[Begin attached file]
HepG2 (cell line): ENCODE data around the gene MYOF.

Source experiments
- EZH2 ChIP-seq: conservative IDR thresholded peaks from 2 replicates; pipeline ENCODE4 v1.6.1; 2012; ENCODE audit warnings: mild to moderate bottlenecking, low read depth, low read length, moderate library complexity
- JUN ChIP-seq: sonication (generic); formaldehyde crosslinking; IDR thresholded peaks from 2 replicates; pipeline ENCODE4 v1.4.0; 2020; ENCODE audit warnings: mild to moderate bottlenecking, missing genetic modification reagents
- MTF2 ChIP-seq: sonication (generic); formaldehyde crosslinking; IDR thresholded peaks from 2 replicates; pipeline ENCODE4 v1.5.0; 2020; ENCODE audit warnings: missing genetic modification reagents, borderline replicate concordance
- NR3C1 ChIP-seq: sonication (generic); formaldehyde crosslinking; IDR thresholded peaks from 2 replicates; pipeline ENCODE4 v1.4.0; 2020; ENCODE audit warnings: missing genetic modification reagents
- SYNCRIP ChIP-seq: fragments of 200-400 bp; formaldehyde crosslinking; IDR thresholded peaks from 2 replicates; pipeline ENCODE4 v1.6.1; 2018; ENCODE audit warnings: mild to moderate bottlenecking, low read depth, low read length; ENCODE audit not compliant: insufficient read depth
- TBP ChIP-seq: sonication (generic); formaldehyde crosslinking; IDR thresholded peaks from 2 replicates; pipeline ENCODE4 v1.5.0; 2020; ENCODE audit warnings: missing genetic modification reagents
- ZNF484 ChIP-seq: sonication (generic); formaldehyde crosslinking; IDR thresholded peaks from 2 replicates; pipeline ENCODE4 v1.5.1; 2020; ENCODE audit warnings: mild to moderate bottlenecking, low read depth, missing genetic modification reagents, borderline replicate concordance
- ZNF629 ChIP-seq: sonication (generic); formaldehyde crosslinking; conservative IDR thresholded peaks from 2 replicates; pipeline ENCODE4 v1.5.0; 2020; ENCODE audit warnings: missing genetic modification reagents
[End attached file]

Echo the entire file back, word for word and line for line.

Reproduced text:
HepG2 (cell line): ENCODE data around the gene MYOF.

Source experiments
- EZH2 ChIP-seq: conservative IDR thresholded peaks from 2 replicates; pipeline ENCODE4 v1.6.1; 2012; ENCODE audit warnings: mild to moderate bottlenecking, low read depth, low read length, moderate library complexity
- JUN ChIP-seq: sonication (generic); formaldehyde crosslinking; IDR thresholded peaks from 2 replicates; pipeline ENCODE4 v1.4.0; 2020; ENCODE audit warnings: mild to moderate bottlenecking, missing genetic modification reagents
- MTF2 ChIP-seq: sonication (generic); formaldehyde crosslinking; IDR thresholded peaks from 2 replicates; pipeline ENCODE4 v1.5.0; 2020; ENCODE audit warnings: missing genetic modification reagents, borderline replicate concordance
- NR3C1 ChIP-seq: sonication (generic); formaldehyde crosslinking; IDR thresholded peaks from 2 replicates; pipeline ENCODE4 v1.4.0; 2020; ENCODE audit warnings: missing genetic modification reagents
- SYNCRIP ChIP-seq: fragments of 200-400 bp; formaldehyde crosslinking; IDR thresholded peaks from 2 replicates; pipeline ENCODE4 v1.6.1; 2018; ENCODE audit warnings: mild to moderate bottlenecking, low read depth, low read length; ENCODE audit not compliant: insufficient read depth
- TBP ChIP-seq: sonication (generic); formaldehyde crosslinking; IDR thresholded peaks from 2 replicates; pipeline ENCODE4 v1.5.0; 2020; ENCODE audit warnings: missing genetic modification reagents
- ZNF484 ChIP-seq: sonication (generic); formaldehyde crosslinking; IDR thresholded peaks from 2 replicates; pipeline ENCODE4 v1.5.1; 2020; ENCODE audit warnings: mild to moderate bottlenecking, low read depth, missing genetic modification reagents, borderline replicate concordance
- ZNF629 ChIP-seq: sonication (generic); formaldehyde crosslinking; conservative IDR thresholded peaks from 2 replicates; pipeline ENCODE4 v1.5.0; 2020; ENCODE audit warnings: missing genetic modification reagents